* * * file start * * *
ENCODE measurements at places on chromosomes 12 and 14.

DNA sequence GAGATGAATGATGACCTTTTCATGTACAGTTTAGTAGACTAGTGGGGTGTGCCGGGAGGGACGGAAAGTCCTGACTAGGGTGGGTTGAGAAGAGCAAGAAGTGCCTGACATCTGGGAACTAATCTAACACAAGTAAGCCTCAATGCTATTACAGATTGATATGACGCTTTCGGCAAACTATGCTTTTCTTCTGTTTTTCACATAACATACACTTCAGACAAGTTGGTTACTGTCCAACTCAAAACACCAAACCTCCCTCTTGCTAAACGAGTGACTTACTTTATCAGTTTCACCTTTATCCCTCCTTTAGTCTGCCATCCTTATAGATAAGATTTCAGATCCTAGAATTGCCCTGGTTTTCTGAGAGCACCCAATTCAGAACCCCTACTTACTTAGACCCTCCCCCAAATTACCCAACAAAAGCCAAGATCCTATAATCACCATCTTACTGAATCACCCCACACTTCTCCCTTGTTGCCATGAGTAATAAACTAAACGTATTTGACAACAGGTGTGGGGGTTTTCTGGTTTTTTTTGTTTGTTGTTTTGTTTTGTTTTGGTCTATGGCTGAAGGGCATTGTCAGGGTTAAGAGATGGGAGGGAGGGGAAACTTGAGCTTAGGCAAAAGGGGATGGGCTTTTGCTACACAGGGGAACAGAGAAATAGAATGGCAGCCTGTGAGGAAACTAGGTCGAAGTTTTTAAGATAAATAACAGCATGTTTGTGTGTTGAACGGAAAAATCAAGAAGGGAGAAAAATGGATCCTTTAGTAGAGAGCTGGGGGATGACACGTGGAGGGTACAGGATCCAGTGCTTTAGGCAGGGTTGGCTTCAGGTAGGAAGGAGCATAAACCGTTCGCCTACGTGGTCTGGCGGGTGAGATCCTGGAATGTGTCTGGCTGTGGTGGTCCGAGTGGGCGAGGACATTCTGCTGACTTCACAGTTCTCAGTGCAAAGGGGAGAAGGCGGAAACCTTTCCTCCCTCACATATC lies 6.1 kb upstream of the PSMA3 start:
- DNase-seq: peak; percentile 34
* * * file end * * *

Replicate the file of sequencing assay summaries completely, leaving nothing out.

ENCODE measurements at places on chromosomes 12 and 14.

DNA sequence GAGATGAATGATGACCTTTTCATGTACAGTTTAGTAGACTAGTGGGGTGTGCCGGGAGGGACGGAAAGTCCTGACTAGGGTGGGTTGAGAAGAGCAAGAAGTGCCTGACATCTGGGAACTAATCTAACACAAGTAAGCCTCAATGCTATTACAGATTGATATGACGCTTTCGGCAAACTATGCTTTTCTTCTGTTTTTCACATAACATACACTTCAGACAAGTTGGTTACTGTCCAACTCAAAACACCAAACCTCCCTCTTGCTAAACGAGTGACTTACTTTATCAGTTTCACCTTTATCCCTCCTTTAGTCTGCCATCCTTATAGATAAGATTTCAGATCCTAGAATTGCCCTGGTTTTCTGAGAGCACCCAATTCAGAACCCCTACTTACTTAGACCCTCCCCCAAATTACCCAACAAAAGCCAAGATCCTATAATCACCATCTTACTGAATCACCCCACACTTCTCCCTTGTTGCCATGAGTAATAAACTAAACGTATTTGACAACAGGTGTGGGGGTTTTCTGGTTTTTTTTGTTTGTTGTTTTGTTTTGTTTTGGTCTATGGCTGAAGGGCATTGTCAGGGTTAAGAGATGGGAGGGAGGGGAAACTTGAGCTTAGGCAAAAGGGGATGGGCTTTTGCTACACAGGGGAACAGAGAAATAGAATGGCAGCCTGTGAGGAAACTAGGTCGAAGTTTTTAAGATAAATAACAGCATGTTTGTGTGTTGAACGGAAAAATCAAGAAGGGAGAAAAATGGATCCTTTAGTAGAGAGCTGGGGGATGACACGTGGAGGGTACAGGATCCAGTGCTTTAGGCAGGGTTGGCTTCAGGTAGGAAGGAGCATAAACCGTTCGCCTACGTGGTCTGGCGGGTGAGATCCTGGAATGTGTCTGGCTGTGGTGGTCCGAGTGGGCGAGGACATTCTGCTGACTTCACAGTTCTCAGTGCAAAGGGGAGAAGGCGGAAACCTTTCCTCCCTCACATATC lies 6.1 kb upstream of the PSMA3 start:
- DNase-seq: peak; percentile 34